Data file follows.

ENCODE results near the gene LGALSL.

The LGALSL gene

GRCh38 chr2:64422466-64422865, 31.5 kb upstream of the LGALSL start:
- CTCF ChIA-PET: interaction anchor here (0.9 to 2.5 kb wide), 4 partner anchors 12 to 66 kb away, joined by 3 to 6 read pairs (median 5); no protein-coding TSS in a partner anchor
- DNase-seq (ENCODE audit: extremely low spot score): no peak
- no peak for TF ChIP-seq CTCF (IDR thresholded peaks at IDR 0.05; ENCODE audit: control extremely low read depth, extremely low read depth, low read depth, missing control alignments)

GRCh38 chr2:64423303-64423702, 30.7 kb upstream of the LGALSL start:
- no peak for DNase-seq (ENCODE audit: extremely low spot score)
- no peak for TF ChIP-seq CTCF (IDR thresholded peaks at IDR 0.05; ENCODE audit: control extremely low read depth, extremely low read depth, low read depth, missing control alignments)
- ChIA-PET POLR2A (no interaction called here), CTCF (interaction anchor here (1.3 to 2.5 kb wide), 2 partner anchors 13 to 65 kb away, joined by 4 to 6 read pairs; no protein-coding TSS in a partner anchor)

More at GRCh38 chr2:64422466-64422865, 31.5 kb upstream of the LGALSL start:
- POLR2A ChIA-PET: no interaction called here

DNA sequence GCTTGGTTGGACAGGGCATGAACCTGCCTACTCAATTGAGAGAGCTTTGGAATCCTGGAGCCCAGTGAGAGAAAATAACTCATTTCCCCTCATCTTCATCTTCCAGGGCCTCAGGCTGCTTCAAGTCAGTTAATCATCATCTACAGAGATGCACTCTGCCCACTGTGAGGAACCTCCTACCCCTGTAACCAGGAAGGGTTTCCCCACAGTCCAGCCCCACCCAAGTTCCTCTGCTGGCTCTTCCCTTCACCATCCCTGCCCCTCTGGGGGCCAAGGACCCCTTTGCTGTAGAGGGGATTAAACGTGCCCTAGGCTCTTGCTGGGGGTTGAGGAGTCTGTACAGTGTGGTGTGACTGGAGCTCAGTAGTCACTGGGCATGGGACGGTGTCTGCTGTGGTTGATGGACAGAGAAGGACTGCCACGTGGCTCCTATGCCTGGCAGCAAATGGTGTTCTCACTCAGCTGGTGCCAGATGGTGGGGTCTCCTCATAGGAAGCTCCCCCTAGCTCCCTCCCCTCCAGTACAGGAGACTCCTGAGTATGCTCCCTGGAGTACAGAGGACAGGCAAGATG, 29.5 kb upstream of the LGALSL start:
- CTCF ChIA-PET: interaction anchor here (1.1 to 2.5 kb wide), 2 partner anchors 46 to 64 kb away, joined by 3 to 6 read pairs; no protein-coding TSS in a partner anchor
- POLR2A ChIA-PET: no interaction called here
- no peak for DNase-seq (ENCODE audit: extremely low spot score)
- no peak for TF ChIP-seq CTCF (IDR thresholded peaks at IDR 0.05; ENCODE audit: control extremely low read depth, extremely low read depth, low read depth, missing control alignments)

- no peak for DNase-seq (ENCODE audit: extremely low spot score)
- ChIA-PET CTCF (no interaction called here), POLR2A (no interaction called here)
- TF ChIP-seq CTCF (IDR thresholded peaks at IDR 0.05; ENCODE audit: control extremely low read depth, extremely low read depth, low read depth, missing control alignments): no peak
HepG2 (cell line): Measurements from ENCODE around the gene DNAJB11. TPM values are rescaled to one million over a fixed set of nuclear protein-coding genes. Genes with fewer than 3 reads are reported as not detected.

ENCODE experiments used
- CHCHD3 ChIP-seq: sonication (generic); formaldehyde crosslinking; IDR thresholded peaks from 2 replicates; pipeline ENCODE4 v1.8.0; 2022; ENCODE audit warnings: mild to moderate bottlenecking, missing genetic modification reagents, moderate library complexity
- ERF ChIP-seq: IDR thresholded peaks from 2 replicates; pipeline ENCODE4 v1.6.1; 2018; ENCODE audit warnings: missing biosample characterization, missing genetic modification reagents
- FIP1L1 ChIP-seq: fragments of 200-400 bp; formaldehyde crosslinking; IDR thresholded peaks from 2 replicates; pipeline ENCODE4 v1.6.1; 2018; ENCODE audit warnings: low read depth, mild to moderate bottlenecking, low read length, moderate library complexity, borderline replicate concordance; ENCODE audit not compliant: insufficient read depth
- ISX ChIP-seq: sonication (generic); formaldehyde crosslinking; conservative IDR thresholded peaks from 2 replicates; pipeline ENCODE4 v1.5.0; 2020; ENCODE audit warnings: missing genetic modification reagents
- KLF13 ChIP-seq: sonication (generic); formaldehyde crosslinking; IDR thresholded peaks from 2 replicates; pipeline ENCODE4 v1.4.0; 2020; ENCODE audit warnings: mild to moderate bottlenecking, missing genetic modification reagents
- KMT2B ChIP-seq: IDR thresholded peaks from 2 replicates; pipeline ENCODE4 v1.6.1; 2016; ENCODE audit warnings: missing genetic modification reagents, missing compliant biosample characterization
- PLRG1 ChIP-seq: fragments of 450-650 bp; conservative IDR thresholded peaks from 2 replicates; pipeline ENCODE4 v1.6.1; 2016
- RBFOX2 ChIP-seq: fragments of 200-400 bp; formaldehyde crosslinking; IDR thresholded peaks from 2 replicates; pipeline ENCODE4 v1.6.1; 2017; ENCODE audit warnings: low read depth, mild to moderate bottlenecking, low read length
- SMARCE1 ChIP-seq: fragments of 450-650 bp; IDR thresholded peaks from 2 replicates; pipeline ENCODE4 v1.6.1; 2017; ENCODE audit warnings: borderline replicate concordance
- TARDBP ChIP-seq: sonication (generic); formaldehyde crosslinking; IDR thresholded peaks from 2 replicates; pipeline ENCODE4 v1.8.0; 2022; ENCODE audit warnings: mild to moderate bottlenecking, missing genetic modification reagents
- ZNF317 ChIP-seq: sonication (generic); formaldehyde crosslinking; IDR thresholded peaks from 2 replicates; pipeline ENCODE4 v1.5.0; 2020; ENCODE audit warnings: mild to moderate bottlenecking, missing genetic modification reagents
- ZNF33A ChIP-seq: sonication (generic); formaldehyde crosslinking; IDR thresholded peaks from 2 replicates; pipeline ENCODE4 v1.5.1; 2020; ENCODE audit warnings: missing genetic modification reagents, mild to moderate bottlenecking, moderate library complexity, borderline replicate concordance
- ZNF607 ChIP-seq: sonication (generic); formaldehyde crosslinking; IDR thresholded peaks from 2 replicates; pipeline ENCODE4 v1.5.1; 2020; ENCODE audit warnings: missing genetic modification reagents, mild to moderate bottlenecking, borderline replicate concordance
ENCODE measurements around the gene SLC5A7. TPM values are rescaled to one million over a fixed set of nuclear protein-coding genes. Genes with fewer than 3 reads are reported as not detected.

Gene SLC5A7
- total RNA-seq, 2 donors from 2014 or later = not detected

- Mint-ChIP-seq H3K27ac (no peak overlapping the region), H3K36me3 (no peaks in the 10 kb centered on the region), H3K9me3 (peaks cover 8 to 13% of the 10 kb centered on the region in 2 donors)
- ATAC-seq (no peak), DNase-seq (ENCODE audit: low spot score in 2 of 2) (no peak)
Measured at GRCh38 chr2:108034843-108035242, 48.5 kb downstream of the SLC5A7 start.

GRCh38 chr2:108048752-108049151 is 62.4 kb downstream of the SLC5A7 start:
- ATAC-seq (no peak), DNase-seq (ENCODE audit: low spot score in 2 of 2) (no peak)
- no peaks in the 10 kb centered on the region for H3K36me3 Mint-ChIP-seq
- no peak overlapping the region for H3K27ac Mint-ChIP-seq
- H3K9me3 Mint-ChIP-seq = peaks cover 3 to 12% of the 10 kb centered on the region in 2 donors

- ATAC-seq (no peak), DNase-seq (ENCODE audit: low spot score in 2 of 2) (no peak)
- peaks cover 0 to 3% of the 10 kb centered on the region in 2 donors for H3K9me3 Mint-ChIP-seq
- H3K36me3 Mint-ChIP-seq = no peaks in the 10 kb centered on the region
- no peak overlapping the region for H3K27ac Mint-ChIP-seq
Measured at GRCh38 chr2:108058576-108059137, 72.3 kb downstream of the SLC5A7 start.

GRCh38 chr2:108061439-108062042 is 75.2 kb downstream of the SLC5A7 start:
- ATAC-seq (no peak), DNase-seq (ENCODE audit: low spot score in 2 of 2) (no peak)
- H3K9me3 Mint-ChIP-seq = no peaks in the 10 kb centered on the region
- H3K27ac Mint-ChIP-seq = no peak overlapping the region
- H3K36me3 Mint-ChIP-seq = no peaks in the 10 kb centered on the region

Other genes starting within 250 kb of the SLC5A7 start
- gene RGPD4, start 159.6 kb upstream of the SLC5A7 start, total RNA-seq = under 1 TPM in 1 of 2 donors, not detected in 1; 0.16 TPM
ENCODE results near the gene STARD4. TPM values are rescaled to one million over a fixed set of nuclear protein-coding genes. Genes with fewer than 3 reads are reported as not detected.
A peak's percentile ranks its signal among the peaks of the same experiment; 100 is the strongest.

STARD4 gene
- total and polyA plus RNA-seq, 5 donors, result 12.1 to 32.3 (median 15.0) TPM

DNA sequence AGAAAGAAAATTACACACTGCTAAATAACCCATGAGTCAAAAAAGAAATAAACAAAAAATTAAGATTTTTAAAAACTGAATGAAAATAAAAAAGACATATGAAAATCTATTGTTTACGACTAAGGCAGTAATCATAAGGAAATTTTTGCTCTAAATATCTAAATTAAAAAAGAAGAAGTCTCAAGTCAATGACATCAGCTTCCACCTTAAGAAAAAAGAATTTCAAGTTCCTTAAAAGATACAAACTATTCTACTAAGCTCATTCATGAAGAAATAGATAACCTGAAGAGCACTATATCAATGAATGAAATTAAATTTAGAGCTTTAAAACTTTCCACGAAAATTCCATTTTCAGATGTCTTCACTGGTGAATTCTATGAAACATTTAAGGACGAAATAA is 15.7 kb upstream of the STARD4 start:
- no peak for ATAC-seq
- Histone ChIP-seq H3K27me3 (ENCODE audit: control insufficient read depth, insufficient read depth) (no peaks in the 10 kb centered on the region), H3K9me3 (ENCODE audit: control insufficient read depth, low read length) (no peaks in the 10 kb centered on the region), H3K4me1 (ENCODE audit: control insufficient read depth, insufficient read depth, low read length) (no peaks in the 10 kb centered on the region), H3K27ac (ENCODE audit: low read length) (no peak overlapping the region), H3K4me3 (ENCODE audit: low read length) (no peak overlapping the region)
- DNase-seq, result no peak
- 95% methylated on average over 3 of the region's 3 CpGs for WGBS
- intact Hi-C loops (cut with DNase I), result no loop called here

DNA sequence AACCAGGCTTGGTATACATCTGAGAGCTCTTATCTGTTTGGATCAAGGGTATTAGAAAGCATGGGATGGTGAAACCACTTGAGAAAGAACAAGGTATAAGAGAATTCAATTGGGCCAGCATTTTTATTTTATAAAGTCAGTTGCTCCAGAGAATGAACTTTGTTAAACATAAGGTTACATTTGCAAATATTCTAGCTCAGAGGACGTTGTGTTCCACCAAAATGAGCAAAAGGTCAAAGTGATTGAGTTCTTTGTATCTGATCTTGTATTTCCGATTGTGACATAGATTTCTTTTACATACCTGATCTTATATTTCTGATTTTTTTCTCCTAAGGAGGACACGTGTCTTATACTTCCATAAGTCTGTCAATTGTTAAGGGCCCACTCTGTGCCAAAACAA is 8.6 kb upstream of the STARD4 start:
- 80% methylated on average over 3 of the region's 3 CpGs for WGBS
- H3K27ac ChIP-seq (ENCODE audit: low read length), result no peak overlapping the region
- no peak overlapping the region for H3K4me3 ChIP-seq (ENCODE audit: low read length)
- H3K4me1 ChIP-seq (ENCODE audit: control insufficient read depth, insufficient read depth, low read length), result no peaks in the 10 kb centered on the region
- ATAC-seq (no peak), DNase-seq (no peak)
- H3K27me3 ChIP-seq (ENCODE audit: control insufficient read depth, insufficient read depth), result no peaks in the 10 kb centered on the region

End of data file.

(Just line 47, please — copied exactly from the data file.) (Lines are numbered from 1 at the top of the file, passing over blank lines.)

- ATAC-seq (no peak), DNase-seq (ENCODE audit: low spot score in 2 of 2) (no peak)